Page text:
What Does The 'Annihilation' Ending Mean? The Shimmer Leaves Nothing Clear
Spoilers ahead. The world "annihilation" doesn't just mean destruction. In physics, annihilation is actually a form of creation, as defined by Merriam-Webster: "the combination of a particle and its antiparticle... that results in the subsequent total conversion of the particles into energy." This definition is crucial when it comes to understanding what the Annihilation ending means. This isn't to say that there is only one right way to experience the ending of Alex Garland's new science fiction film. Annihilation is the kind of movie that lends itself to infinite interpretations, and that's by design. However, before getting into what the Annihilation ending really means, it's important to know what actually happens.
The last act of Annihilation either answers all of your questions or explains nothing. After embarking on an expedition into the mysterious Shimmer that has changed the ecosystem of its area, biologist Lena (Natalie Portman) finally reaches the end of the journey: the Lighthouse where the Shimmer originated. There, she finally sees the source of the Shimmer, a strange, extra terrestrial like energy that is constantly shifting and changing and turns Dr. Ventress (Jennifer Jason Leigh), the leader of the expedition, into what can only be described as a ball of energy. This ball of energy then becomes a double of Lena, thanks to a strategically absorbed drop of blood, and the two Lenas fight, both desperate to be the one to leave the Lighthouse.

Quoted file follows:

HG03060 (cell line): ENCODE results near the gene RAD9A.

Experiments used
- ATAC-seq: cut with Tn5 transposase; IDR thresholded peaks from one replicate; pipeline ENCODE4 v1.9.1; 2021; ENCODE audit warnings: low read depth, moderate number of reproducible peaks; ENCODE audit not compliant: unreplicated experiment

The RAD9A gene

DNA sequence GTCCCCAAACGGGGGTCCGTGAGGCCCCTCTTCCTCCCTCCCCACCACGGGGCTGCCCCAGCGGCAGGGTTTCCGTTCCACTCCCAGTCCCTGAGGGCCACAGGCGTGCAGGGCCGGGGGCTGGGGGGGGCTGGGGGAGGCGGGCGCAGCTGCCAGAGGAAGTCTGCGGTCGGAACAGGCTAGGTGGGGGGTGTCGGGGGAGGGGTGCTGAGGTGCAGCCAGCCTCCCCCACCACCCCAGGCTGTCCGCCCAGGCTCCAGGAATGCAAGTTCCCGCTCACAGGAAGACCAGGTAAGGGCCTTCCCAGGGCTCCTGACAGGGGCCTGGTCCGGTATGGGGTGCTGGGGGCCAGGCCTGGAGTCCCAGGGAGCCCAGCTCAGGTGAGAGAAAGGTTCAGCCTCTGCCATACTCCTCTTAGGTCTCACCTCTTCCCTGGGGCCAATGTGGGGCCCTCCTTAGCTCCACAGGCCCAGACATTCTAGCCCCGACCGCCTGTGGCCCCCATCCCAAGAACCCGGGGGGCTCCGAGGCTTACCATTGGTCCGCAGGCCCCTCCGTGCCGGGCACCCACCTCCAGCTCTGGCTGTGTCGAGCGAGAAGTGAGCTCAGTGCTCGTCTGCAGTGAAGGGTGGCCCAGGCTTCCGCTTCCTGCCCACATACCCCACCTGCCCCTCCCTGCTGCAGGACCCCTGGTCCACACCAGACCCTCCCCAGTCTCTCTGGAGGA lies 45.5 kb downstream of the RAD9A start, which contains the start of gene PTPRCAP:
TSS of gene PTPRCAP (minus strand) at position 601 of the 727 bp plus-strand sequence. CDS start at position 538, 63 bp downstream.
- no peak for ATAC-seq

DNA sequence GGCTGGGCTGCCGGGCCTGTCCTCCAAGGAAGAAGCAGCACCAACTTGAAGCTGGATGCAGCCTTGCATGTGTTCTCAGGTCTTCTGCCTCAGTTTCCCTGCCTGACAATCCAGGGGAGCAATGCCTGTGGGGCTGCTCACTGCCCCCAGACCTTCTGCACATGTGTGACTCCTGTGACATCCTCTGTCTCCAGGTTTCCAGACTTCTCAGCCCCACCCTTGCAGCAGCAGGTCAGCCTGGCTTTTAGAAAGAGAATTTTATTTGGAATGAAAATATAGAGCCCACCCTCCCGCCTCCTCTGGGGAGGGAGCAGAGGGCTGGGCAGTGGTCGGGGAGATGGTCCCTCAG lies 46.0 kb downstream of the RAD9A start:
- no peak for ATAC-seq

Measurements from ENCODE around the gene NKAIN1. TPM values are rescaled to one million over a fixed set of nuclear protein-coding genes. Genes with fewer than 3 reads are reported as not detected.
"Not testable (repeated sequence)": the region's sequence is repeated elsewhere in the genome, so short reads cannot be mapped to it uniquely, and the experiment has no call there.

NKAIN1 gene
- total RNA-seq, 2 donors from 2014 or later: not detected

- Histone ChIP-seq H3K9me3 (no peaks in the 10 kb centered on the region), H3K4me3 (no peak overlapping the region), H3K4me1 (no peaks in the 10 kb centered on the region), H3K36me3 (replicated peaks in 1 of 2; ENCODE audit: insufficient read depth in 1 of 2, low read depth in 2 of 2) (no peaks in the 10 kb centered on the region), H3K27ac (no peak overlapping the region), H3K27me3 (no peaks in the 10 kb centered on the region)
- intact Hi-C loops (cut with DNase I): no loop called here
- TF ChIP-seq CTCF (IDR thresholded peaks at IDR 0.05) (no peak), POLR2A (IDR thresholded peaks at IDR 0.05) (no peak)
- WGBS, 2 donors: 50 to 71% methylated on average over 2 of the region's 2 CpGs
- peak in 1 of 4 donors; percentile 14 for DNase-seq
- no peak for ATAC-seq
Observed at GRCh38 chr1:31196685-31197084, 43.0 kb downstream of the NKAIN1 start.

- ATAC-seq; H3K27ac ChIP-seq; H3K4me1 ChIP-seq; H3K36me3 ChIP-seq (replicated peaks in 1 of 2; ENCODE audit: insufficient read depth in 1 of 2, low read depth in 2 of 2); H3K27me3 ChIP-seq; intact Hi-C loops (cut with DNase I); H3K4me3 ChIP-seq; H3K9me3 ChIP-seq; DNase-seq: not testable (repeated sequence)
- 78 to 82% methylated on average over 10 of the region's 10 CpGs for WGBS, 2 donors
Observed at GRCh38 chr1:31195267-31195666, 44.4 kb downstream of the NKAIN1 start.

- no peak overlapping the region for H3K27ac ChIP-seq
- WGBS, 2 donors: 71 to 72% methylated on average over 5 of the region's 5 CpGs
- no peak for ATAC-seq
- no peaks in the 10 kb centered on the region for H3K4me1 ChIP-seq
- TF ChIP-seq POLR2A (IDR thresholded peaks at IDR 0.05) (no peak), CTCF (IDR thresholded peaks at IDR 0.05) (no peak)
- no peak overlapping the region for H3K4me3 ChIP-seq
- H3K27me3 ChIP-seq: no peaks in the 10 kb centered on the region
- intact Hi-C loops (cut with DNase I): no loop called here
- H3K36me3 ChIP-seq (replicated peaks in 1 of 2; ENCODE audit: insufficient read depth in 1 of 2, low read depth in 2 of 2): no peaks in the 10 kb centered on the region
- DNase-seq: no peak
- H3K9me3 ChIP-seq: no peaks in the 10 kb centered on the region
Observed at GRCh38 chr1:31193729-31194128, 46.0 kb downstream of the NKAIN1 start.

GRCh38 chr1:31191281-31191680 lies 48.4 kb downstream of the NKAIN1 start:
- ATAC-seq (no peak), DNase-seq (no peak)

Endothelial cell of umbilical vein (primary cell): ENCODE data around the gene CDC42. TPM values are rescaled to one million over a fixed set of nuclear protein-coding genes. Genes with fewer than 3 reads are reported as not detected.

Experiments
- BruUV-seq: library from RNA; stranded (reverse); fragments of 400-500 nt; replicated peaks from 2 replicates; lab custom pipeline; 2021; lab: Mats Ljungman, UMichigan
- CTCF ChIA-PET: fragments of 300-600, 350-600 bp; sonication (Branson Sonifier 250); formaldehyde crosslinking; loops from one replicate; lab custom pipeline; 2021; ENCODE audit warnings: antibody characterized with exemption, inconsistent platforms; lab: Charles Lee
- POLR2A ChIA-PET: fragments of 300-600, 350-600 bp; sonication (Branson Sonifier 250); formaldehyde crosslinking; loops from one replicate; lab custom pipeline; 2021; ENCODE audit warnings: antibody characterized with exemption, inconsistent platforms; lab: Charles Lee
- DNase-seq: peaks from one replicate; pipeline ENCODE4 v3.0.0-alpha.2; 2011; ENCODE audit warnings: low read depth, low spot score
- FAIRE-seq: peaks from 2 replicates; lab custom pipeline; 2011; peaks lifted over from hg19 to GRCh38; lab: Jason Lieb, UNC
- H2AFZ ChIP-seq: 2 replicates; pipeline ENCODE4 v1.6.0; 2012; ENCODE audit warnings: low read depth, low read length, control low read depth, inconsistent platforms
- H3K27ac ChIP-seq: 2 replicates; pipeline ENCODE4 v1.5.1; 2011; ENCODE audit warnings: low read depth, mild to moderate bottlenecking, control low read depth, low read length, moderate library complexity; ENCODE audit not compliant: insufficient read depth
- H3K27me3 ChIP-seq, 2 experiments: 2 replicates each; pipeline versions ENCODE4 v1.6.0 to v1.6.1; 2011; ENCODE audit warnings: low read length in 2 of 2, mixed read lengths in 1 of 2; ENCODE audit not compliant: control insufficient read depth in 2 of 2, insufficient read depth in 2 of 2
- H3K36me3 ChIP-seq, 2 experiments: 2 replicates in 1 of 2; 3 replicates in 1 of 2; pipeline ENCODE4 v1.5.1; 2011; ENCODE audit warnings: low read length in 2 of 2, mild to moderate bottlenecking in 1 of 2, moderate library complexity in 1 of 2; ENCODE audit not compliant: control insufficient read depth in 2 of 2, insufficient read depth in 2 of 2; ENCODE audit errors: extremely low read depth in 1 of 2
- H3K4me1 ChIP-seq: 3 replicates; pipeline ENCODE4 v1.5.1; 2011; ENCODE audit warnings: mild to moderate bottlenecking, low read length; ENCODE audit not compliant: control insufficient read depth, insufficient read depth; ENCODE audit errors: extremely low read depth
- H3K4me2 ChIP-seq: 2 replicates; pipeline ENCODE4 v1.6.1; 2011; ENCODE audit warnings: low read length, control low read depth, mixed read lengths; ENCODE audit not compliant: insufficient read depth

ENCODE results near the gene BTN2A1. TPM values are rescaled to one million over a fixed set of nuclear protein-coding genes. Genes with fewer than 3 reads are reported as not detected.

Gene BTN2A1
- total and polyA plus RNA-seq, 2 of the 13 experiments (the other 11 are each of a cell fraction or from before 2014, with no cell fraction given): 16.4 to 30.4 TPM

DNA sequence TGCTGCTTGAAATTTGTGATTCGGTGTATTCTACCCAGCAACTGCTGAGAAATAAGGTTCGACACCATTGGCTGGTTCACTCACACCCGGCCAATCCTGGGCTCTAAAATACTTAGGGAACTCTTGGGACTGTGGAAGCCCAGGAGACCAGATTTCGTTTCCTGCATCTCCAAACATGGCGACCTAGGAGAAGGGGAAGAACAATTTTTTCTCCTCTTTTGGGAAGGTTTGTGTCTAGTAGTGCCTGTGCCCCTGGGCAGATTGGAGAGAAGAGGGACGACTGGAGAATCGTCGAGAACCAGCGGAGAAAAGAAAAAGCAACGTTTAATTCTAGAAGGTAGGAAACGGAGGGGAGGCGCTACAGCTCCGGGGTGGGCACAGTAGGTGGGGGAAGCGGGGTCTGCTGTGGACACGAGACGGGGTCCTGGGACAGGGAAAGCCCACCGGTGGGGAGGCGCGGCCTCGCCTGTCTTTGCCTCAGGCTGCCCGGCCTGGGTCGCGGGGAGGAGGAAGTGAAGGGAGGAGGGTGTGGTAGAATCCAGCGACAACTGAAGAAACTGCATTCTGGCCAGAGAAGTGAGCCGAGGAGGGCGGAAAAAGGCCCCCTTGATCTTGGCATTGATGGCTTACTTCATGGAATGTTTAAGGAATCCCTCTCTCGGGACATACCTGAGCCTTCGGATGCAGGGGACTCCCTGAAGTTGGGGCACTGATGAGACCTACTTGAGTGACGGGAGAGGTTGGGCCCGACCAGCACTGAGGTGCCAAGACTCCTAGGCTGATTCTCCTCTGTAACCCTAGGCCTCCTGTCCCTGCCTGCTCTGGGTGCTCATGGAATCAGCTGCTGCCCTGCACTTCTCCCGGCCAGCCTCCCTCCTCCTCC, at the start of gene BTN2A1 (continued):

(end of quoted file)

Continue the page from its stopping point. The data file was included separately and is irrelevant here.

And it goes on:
It looks like Lena, the Lena who went into the Shimmer, is victorious, and she returns home to be with her husband, Kane (Oscar Isaac) the only other person to have survived a trip into the Shimmer. But are they the same Lena and Kane that went into the Shimmer or are they something else?
Neither Lena nor Kane seem sure of who or what they are. Video footage in the Lighthouse suggests that this Kane, the one who returned, is a being made of the Shimmer, but is he? There's no real way to know. When asked if he's really Kane, he answers that he doesn't think so. And when Lena is asked if she's really Lena, she doesn't answer. The duo hug in silence instead, their eyes seemingly reflecting the multi-colored lights of the Shimmer.
So, are Kane and Lena human? Are they alien? Did the Shimmer somehow replicate them and take their place, or did it just change them on a cellular level? Thinking about how physics defines "annihilation," one interpretation of the ending is that Lena and Kane aren't quite the same Lena and Kane they once were. Though they share physical characteristics with their old selves, their DNA has been fundamentally altered. Both collided with the Shimmer violently (literally, they both fought themselves in the Lighthouse) to become a new form of energy, a new being.
This theory is backed up by one of the central themes in the original book by Jeff VanderMeer, specifically the importance placed on proper nouns. As reported by Uproxx, VanderMeer's writing is careful not to name anything — characters, creatures, places, they are all mostly unnamed and unspecified. Though Garland's adaptation forgoes this detail, the last scene brings the importance of proper nouns to the forefront when Kane and Lena ask each other if they are the real Kane and Lena they were before. They use their specific names, proper nouns, to question each other, calling into question the very nature of what those names actually mean.
Assuming both Lena and Kane are somehow new embodiments of the Shimmer, can they still be called "Lena" and "Kane"? Should they have new names altogether, or are their names something they retain even as they become something new? The ending of Annihilation doesn't provide answers to these questions. When VanderMeer first saw the film, he described the ending as "mind-blowing" while speaking on The Watch podcast, via Collider, and he's not wrong. Whatever the ending really means is something every viewer will have to decide for themselves, right after putting their minds back together again.
This post was originally published on Feb. 22, 2018. It was updated on Aug. 22, 2019.